-Brandon Ledet

The Devil is a Woman (1935)

Old Hollywood icon & sexual anarchist Marlene Dietrich first earned her legendary status through a run of collaborations with Josef von Sternberg, to the point where their names are near inseparable. The actor-director pair churned out seven feature films together in the 1930s — a catalog of sexually daring pictures set in exotic locales, each featuring Dietrich as a classic femme fatale. The Devil is a Woman is far from the most prestigious or technically accomplished of those collaborations. It doesn’t approach the controversial seduction & glamor of better-respected pictures like The Blue Angel, Morocco, or Shanghai Express. Despite the severe, sensational misogyny of its title, it’s a surprisingly goofy film, one that cannot be taken nearly as seriously as the more sublime achievements of the Dietrich/von Sternberg canon. It’s also one that distinguishes itself through the jubilant novelty of its setting: turn-of-the-century Spanish Carnival.

Marlene Dietrich stars as a Marlene Dietrich type: a seductive woman who bleeds men dry for her own amusement while modeling outrageous outfits and enjoying the lawless free-for-all of Spanish Carnival. An older, disgraced military officer warns his young friend about the dangerous seductive powers of all women, then of Dietrich’s soul-draining (and money-draining) villainy in particular. It’s a cinematic trope that dates at least as far back as Theda Bara’s iconic role as The Vamp in 1915’s A Fool There Was, equally as misogynistic as it is aspirationally cool-as-fuck. Dietrich oddly doesn’t approach the role with any of her usual laid-back cool, however. She’s supposed to be a femme fatale, but plays it more like a proto-Lucille Ball sitcom scamp. She empties men’s pockets and manipulates them to fight for her affections (and amusement), sure, but she does so with a dialed-to-11 temper tantrum humor that I’m not used to seeing from her. Her casting as a Spanish seductress is pretty absurd on its face, but I also grew up in a time when Schwarzenegger routinely played an American everyman, so whatever. The real absurdity is in her broadly comedic interpretation of the role.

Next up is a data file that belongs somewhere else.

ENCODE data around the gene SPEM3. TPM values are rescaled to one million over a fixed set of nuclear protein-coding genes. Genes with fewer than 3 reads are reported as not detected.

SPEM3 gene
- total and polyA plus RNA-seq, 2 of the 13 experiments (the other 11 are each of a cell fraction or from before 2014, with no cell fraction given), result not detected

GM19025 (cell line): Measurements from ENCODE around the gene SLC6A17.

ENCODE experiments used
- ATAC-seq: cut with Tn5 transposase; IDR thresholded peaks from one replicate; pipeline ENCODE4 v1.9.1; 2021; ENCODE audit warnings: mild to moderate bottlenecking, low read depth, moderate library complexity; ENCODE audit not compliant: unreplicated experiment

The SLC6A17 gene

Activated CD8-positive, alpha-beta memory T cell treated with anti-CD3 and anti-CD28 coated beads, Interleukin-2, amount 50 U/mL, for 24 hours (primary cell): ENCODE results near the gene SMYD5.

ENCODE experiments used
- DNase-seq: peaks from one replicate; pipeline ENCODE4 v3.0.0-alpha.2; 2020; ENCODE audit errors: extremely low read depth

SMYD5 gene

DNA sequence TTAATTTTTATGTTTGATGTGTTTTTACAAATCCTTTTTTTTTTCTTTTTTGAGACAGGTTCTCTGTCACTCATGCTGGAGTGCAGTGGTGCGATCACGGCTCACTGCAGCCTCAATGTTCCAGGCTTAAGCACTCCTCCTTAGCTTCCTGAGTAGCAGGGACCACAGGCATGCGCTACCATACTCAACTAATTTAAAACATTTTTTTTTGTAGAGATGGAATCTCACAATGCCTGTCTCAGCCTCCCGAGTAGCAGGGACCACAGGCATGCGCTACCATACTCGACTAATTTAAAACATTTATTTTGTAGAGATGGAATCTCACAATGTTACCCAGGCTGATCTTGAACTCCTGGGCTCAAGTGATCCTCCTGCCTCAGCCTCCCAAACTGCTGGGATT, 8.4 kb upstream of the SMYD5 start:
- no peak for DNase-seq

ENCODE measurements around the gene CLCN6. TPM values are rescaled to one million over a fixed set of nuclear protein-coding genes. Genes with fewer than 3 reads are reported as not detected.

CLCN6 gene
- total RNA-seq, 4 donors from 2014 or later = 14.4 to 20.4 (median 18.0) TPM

Of course, the “exotic” (to Hollywood) Spanish setting is mostly interesting for the visual feast of its Carnival celebrations, and the movie starts with a doozy — drunken revelers storming the studio set with giant paper-mâché heads and multi-colored streamers. The masquerade provides an excuse for costumed lushes & outright criminals to run wild circles around the sordid “love” triangle at the film’s center, and that revelry never loses its novelty. It’s also an excuse for Dietrich to model over-the-top Spanish gowns, starting with a show-stopper piece made of cascading black pompoms. It’s a beaut. I would more readily recommend the film for the novelty of that setting than I would for its significance in the Dietrich/von Sternberg canon, but that’s not to say it’s entirely frivolous. If anything, there’s something oddly subversive about how playful & lighthearted Dietrich plays the supposed femme fatale, a point that’s driven home when she admonishes one of her frustrated beaus, “You mistake your vanity for love.” It’s not her fault that men keep throwing all of their money & attentions at her feet, so why shouldn’t she get to enjoy the rewards during the year’s biggest party? Someone’s gotta pay for those gowns.

-Brandon Ledet